When dealing with performance on a low level, looking at the assembler code the compiler spits out (few of us ever program in pure assembler anymore) can often both be instructive and surprising. A while ago, as I was trying to figure out why a given loop was slow, I crashed into a problem I hadn't thought of before: How do you convert an unsigned integer to float?

To keep things reasonably simple, let's assume 32-bit x86, that the integer is 32 bits long, and that x87 and SSE (including SSE2) are available. How many different efficient ways can you come up with? Keep in mind that there is no direct conversion from unsigned to float on x86, only from signed to float.

These are the ones I've seen so far (not counting “insert a library call that probably uses one of these variants”):

- The simplest way is probably a
*sign extension*. You may not have a u32 load, but you do have an s64 load, and can extend from u32 → s64. On 32-bit, this means going through memory; in 64-bit, you can extend directly in the registers by just doing “mov eax, eax” or similar. This is the variant preferred by GCC when dealing with x87, but on a 32-bit platform you can't do a 64-bit integer load into SSE registers, so you'll have to look for something different. - Then, you have the method of
*combining multiple loads*. Floating-point numbers might be magical beasts, but they're still binary, so you rarely lose accuracy by shifting stuff up and down. So, you split the number in, say, the highest 16 bits, shift them down, load that as a float, multiply it up again, convert the lowest 16 bits to a float, and then add that. It's not very elegant, though, but it's what GCC prefers for SSE on 32-bit x86. - Also, you can try to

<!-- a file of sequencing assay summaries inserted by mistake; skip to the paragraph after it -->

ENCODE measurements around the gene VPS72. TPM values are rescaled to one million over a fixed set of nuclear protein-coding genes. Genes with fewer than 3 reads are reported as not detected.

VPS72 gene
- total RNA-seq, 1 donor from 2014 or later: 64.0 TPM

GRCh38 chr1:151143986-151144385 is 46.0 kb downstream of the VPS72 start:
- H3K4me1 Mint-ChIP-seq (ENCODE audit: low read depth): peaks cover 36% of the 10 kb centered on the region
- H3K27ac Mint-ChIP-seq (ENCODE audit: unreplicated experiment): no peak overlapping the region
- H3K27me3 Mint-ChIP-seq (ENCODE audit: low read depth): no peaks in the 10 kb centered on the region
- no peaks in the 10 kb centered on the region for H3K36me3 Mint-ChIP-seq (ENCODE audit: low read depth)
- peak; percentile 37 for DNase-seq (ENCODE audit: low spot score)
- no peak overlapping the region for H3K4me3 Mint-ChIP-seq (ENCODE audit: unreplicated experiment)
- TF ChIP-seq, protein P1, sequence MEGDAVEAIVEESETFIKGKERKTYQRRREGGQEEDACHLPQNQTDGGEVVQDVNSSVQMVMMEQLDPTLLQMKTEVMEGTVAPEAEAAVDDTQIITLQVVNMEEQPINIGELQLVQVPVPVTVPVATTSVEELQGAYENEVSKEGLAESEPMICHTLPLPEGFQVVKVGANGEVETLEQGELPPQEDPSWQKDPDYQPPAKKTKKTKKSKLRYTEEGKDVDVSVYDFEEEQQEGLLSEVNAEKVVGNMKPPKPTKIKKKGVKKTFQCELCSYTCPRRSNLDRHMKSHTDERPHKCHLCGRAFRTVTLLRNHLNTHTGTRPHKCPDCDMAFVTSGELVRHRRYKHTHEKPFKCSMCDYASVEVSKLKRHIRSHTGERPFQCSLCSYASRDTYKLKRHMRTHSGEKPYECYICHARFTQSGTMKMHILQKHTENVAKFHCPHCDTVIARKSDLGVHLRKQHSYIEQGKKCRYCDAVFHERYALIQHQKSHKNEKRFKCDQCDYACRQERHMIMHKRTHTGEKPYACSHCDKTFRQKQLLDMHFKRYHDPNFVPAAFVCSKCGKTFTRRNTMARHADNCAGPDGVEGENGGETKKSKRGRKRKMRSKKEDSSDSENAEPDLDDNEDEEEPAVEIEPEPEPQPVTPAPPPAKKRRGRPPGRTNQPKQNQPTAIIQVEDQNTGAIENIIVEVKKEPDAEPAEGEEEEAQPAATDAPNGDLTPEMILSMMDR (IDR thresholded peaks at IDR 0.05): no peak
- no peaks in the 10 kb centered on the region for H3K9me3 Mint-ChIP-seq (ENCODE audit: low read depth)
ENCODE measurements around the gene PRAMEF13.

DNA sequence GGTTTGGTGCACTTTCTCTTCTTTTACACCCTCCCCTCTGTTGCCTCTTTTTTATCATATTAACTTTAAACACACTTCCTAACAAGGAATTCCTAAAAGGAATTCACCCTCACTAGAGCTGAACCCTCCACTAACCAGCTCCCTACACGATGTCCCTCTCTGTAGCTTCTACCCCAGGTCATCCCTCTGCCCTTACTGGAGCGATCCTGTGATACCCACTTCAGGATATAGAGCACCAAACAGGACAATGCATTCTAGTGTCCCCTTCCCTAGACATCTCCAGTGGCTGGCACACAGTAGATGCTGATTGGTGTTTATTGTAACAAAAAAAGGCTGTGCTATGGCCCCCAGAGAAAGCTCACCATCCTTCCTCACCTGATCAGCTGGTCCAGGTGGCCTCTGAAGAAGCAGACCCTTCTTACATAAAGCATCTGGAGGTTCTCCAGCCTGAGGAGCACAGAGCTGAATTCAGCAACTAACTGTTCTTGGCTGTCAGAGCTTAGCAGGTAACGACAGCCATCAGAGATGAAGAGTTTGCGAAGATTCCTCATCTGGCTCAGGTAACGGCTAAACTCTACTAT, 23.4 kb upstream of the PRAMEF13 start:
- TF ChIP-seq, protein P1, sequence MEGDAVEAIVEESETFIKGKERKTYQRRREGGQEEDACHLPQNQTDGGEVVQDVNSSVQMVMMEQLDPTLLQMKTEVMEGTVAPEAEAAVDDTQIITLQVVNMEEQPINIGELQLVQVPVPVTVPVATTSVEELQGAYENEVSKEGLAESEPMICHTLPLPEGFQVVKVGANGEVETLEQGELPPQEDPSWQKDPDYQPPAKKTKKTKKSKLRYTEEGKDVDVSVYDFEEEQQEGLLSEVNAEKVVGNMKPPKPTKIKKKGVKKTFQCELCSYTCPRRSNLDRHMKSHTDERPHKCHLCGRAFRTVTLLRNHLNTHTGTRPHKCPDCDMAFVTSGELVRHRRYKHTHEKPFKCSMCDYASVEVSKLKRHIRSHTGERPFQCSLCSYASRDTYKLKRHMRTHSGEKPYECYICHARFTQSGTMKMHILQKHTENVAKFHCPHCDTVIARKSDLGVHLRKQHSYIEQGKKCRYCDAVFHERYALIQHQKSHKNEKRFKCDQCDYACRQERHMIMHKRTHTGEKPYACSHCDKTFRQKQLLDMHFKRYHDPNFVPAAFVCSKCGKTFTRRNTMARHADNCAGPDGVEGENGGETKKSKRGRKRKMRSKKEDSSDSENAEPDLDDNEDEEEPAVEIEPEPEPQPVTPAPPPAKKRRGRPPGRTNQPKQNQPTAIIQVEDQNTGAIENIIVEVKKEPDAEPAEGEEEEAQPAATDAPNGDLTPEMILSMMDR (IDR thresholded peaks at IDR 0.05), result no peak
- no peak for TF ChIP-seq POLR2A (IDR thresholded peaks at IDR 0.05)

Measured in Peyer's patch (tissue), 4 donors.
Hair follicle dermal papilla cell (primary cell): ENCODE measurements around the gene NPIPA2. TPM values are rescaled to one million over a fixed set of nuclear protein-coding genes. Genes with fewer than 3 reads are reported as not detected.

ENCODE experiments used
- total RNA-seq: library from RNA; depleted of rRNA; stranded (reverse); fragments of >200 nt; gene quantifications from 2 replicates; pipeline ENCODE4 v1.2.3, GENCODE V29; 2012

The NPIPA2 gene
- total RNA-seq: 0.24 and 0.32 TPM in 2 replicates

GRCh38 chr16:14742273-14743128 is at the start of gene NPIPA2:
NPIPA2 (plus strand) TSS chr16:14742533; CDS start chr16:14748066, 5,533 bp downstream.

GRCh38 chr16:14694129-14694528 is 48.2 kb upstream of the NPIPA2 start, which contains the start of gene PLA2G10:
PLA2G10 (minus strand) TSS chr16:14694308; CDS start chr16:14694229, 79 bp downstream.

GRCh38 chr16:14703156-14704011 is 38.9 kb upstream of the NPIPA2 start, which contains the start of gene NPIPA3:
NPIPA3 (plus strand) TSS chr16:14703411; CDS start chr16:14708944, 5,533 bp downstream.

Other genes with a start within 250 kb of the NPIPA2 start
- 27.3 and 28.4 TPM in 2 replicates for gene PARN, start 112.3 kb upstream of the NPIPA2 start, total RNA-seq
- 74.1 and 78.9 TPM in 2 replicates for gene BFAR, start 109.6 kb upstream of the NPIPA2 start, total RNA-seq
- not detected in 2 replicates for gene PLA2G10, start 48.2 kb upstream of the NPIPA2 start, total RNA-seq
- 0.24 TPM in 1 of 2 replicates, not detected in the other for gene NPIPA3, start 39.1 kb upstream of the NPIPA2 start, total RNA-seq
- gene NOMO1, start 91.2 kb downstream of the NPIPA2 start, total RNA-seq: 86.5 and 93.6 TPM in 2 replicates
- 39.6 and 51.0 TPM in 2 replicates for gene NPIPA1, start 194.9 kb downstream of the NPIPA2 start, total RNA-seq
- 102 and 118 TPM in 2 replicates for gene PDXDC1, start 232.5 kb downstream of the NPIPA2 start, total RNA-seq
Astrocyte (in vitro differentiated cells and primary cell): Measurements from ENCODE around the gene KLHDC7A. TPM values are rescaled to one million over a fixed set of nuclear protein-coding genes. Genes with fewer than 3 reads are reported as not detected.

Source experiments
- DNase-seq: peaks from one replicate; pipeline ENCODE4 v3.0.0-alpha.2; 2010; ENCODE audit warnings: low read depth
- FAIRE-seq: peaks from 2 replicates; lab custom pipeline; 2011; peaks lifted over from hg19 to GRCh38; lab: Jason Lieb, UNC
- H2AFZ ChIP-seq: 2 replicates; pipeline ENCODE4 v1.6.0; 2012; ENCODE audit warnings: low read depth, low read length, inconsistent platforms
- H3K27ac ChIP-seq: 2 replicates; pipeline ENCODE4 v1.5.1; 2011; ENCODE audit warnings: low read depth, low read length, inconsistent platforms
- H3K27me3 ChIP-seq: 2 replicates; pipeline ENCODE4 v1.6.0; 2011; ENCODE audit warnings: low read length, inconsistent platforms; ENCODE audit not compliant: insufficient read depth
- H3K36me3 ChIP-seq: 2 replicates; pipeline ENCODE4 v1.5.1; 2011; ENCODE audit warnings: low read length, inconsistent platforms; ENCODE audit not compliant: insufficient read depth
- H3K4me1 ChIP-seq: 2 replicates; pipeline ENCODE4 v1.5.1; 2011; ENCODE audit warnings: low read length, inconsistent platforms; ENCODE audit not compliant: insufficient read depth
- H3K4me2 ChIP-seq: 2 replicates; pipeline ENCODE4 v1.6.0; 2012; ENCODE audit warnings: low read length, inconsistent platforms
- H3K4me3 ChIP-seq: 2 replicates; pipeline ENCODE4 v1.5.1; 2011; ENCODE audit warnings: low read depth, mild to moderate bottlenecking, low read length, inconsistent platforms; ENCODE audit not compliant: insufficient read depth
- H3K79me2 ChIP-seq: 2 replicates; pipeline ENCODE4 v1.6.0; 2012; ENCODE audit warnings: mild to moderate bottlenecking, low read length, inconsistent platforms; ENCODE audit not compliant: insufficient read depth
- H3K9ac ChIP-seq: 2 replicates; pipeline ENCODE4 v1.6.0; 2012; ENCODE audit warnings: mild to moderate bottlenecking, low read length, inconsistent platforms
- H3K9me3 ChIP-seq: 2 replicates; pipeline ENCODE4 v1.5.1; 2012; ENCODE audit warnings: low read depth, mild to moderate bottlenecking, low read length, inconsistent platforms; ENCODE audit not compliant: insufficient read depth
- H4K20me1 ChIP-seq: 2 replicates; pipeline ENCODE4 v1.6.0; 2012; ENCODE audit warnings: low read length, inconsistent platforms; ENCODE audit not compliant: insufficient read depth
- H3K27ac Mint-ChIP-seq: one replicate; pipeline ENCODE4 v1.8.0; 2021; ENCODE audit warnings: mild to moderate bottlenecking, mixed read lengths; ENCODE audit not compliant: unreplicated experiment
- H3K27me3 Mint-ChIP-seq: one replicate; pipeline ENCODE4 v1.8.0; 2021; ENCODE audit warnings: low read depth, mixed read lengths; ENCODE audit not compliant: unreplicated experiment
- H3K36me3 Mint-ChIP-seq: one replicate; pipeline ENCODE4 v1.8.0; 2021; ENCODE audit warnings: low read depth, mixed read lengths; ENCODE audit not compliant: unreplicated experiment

*post-correct*. Just load the number as if it were signed, and then you can do an integer test on it, adding 2^32 (converted to a float) if it's above 0x80000000. This is the approach preferred by MSVC9 if you are on x87, working in doubles (so you don't lose intermediate precision). However, it incurs a branch, and not necessarily an easily predictable one. Also, it's not very useful for single-precision SSE, unless you want to lose precision in the lower bits (e.g. -1 becomes 0.0) or want to convert via double. (There's some more magic in the MSVC code sequence if you don't specify`/fp:fast`

or similar, but I haven't looked into that.)

Finally, there's the option I *wanted* the compiler to take:
If you know the number is below 0x80000000, it doesn't matter
if you treat it as signed or unsigned, so *just do a signed load*.
In my case, I had just ANDed it with 0x1ffff, so the compiler
had range information available (GCC tries to track the possible
range of all expressions, based on their types and what operations
they've been through). All that was needed was to file
a small GCC bug,
which was quickly and efficiently dealt with by the GCC maintainers.
Yay!

Now, the horrors needed to convert the *other* way (float to
unsigned) will be left for another day.

*Update:* I found another code sequence in Clang, used for
32-bit SSE code. It first loads the integer as if it were
a float, then bitwise ORs in 0x4330000000000000 (making the
register contain exactly to 2^52 + x, since the exponent is
now 52 and the mantissa has 52 explicit bits, the lower 32 being
the number itself), subtracts 0x4330000000000000 again
(leaving exactly x in the register), and finally converts
down to single precision. I'm not honestly sure which one
of GCC's and Clang's sequences is faster; Clang's has fewer
instructions, but there might be a penalty from treating
an integer as a float like that, and the extra conversion
will also of course take a few cycles. I haven't measured.